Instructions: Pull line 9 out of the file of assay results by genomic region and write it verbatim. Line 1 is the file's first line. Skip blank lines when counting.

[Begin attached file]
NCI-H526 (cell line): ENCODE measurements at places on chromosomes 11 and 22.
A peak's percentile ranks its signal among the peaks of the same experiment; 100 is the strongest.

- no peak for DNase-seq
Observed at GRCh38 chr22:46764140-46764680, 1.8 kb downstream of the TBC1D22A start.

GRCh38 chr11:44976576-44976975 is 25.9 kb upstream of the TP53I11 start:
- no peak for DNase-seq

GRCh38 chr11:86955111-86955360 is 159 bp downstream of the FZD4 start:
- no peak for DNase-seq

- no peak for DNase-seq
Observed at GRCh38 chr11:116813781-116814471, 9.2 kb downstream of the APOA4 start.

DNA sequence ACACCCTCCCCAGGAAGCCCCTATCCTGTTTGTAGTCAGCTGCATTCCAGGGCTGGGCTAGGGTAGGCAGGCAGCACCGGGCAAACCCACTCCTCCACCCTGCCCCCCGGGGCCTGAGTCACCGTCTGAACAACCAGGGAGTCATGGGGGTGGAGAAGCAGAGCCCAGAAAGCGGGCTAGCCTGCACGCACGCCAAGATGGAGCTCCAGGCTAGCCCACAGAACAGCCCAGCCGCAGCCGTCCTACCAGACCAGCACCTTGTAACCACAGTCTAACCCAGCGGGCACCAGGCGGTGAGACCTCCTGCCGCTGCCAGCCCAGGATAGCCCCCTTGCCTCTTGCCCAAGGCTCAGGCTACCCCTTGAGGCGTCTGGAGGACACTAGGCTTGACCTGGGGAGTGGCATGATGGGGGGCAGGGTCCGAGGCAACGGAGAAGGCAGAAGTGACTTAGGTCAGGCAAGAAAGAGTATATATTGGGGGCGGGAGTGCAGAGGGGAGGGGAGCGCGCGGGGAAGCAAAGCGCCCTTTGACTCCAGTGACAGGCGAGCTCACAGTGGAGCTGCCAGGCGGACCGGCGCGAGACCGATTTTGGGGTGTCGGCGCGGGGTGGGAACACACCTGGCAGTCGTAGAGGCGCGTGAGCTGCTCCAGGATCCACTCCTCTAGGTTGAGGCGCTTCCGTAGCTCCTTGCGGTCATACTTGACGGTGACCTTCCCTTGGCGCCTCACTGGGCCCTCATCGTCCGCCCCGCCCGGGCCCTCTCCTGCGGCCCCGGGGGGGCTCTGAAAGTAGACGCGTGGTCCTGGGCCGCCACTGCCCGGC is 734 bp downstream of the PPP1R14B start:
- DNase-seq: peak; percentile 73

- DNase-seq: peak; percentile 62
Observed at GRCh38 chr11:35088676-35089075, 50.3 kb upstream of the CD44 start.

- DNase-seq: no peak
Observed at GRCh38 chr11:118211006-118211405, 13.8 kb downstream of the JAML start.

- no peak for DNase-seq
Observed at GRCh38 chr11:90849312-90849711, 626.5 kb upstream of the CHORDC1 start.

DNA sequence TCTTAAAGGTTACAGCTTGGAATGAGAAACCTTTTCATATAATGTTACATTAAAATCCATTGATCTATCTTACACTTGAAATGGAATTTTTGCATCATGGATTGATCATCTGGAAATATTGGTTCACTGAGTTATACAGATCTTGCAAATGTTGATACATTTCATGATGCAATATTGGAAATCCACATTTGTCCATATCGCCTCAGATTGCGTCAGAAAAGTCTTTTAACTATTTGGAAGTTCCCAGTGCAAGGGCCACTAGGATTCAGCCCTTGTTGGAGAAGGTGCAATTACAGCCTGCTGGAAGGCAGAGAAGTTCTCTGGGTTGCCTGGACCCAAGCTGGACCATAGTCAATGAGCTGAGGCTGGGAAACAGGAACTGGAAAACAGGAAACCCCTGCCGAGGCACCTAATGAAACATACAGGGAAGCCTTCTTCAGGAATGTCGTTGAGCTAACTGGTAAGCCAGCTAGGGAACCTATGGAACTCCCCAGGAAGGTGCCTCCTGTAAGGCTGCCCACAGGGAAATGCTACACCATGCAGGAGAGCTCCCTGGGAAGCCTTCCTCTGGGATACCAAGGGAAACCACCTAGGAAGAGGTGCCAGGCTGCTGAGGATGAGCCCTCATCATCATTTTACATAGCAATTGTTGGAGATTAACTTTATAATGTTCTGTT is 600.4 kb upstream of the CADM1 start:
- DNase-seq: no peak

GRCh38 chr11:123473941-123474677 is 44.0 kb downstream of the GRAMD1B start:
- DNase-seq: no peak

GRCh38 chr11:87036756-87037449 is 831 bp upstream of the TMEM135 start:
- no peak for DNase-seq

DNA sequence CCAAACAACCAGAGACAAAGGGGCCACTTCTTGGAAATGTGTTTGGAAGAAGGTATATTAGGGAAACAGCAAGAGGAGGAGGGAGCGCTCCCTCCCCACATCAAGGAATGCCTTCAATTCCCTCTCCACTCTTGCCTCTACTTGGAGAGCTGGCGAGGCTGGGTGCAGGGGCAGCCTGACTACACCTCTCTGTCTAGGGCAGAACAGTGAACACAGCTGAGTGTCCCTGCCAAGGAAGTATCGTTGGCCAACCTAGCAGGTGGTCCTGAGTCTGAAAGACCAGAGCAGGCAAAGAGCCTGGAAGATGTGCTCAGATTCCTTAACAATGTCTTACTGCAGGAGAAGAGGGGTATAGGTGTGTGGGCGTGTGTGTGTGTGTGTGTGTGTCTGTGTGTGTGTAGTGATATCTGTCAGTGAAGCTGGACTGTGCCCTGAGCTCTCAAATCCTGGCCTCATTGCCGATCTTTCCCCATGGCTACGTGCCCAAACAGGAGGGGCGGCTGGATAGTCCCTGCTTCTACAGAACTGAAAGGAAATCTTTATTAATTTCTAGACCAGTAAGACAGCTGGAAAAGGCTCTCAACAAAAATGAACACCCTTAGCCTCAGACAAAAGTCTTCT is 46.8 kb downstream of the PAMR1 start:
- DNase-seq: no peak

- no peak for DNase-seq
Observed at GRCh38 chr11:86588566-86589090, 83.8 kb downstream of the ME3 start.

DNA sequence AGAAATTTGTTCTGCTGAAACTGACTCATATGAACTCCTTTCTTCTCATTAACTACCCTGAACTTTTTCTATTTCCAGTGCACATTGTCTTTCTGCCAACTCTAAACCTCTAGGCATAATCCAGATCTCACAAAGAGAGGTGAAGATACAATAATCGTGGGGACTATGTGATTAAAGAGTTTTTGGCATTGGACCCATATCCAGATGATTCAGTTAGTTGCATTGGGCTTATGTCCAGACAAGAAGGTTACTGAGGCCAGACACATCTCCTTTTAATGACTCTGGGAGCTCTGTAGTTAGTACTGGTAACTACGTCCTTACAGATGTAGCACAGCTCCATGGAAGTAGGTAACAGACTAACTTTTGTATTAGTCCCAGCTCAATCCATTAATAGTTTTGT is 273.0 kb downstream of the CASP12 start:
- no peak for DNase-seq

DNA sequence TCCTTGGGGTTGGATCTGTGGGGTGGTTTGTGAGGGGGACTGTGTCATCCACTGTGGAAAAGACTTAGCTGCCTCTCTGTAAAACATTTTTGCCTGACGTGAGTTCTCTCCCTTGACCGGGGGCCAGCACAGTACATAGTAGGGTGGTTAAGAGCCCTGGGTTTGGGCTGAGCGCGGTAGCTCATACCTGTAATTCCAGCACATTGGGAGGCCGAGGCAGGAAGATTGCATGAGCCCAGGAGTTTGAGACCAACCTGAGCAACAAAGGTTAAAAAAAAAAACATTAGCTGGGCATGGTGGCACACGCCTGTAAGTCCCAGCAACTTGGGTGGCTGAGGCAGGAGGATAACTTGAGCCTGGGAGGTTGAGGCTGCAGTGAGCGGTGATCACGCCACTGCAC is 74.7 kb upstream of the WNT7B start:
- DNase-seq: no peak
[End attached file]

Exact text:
- no peak for DNase-seq